Abrams cracks roster, declares, 'I AM Ready!'

April 8th, 2022

PHOENIX -- The Padres asked C.J. Abrams to go out and win a roster spot this spring. Sure enough, Abrams went out and won it.

The Padres’ top prospect, per the MLB Pipeline rankings, was promoted to the big league club on Thursday, when the team announced its Opening Day roster. With Fernando Tatis Jr. injured and slated to miss at least the next 2 1/2 months, Abrams is expected to share time at shortstop with Ha-Seong Kim.

The 21-year-old Abrams learned the news of his callup on Wednesday afternoon in a meeting with manager Bob Melvin and president of baseball operations A.J. Preller at the Peoria Sports Complex.

"It was amazing," Abrams said. "Bob and A.J. sat me down in the office, and all I did was smile."

The lefty-hitting Abrams was on the bench Thursday night for the season opener at Chase Field, with left-hander Madison Bumgarner on the mound for the D-backs. But Abrams is still likely to get the bulk of the playing time at shortstop. He can also play second base -- and perhaps even some outfield in a pinch.

The No. 6 overall selection in the 2019 Draft, Abrams has always boasted an elite set of tools, highlighted by his bat-to-ball skills and his speed.

He showcased all of it this spring, even adding a bit of power. Abrams batted .324 with an .873 OPS, while homering twice and swiping three bags.

"I think I got better every day," Abrams said. "I went out there had fun, showed what I can do, showed that I'm ready to play and I can help the team win."

When X-rays revealed Tatis' fractured left wrist early in camp, Abrams wasn't the Padres’ top choice to fill in. He had played only 76 games in the Minor Leagues and missed the final three months of his season last year after breaking his left leg in a collision on the basepaths.

But Abrams forced the Padres' hand with his performance this spring. As the season approached and Abrams answered every challenge thrown his way, it became apparent that he was the best option for the final vacancy in the infield.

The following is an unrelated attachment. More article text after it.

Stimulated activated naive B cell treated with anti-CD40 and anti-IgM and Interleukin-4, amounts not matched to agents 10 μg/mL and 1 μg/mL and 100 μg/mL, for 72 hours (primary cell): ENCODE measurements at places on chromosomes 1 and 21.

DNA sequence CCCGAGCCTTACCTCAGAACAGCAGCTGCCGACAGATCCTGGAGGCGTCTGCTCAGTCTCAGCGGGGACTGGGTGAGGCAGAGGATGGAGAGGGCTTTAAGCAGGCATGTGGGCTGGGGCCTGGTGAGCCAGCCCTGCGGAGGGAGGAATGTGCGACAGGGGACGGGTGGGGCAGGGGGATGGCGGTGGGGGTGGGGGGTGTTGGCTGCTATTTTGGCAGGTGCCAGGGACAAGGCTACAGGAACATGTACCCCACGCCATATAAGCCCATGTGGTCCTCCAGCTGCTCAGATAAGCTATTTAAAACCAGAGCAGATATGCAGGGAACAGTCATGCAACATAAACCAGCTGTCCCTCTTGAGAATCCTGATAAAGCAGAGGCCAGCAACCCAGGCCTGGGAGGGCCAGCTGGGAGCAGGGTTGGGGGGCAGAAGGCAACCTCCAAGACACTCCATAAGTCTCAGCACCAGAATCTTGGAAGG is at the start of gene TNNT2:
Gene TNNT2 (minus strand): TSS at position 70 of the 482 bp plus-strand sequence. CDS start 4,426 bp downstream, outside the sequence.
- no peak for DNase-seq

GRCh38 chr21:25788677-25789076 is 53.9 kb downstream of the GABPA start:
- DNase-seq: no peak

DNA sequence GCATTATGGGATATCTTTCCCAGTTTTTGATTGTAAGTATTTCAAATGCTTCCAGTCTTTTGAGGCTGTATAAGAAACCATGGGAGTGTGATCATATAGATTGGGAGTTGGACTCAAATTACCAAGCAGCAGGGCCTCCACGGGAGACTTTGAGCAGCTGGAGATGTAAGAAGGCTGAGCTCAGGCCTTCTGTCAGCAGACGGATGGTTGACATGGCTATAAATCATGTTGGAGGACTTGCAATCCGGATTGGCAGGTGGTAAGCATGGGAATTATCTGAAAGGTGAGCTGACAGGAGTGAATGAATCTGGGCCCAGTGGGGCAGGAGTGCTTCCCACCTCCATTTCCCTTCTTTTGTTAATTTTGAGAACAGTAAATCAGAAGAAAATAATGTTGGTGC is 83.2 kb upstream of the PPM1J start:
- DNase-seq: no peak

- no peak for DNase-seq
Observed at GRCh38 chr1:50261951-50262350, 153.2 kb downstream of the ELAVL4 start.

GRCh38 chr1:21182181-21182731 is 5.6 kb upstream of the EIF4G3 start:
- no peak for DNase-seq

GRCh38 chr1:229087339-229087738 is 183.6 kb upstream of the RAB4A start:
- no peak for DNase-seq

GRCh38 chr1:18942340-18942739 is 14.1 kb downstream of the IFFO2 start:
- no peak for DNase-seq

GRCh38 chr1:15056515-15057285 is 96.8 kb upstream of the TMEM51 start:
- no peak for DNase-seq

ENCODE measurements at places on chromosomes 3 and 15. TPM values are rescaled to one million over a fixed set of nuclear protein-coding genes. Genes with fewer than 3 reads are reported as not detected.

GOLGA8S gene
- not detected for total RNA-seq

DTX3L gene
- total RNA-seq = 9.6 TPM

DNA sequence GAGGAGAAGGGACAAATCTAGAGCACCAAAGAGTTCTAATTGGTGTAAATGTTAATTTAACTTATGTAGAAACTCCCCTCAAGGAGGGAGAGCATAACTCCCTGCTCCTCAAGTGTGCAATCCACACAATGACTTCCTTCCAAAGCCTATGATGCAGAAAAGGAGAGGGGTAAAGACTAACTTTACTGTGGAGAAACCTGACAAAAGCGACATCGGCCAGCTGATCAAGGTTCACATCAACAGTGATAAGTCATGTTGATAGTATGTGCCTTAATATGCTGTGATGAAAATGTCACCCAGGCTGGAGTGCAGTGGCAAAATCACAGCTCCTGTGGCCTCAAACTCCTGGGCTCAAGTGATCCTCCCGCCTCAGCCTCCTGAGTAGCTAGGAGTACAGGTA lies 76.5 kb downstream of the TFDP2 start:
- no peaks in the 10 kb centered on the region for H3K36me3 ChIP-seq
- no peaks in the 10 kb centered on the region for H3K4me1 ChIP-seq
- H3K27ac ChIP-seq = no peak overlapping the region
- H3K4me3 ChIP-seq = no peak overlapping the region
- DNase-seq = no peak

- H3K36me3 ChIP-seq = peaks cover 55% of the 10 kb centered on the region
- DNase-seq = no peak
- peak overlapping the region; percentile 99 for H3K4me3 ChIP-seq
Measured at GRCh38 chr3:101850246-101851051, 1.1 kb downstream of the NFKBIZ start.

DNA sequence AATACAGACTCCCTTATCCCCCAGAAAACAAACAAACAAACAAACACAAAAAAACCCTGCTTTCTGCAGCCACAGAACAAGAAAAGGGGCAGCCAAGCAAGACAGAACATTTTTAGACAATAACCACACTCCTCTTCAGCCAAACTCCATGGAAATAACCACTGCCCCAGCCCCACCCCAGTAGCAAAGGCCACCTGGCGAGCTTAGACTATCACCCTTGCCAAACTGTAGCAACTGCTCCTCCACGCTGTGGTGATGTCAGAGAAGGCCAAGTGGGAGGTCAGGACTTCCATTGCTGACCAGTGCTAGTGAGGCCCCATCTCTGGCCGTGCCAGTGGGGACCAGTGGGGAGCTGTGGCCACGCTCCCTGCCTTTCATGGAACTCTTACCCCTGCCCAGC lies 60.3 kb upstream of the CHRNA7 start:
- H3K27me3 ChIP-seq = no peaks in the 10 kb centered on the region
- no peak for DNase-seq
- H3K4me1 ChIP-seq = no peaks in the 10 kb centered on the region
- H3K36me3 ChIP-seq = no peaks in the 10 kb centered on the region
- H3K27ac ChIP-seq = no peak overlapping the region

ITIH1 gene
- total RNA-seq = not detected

"You knew it was going to be a quick ascent to the big leagues," Melvin said. "This is really quick. But everything we saw this Spring Training suggests that he can handle it. ... He's a pretty tenacious player. There are a lot of great tools. But his best tool is probably his belief in himself. There wasn't anything he was scared of."

Abrams' ascension has drawn plenty of comparisons to Tatis' rise in 2019. Like Tatis, Abrams left no doubt that he deserved a place on the Opening Day roster with his excellent Spring Training. Like Tatis, Abrams is widely regarded as one of the game's top shortstop prospects.

But the Padres don't necessarily need Abrams to be Tatis, who was a superstar from the moment he set foot on the diamond. For one, Abrams likely won't be playing as regularly as Tatis did in 2019. He's also likely to be eased into action toward the bottom of the order.

There's also a delicate balance to be struck with Abrams' callup. He's 21 and still has plenty of room to grow. To ensure Abrams reaches his ceiling, the Padres will need him to continue his development at the big league level.

"C.J. earned the job in Spring Training," Preller said. "He showed, breaking out of camp, that he can help us win games. Our staff understands that it would be a balance between him getting experience at the big league level, which will help his development, but also making sure that the days he's not playing, he's learning and drawing off an experienced coaching staff."

Because of Abrams' unique skill set, the Padres feel he's set up nicely to sustain attrition at the big league level. Major League pitchers might be an adjustment for Abrams. But he has a knack for getting his bat on the baseball, and, from there, his elite speed can take over. Plus, Abrams has always been a steady defender, and his versatility gives the Padres options.

"Wherever I'm needed," Abrams said. "Whenever I'm needed. I’m willing to do it all."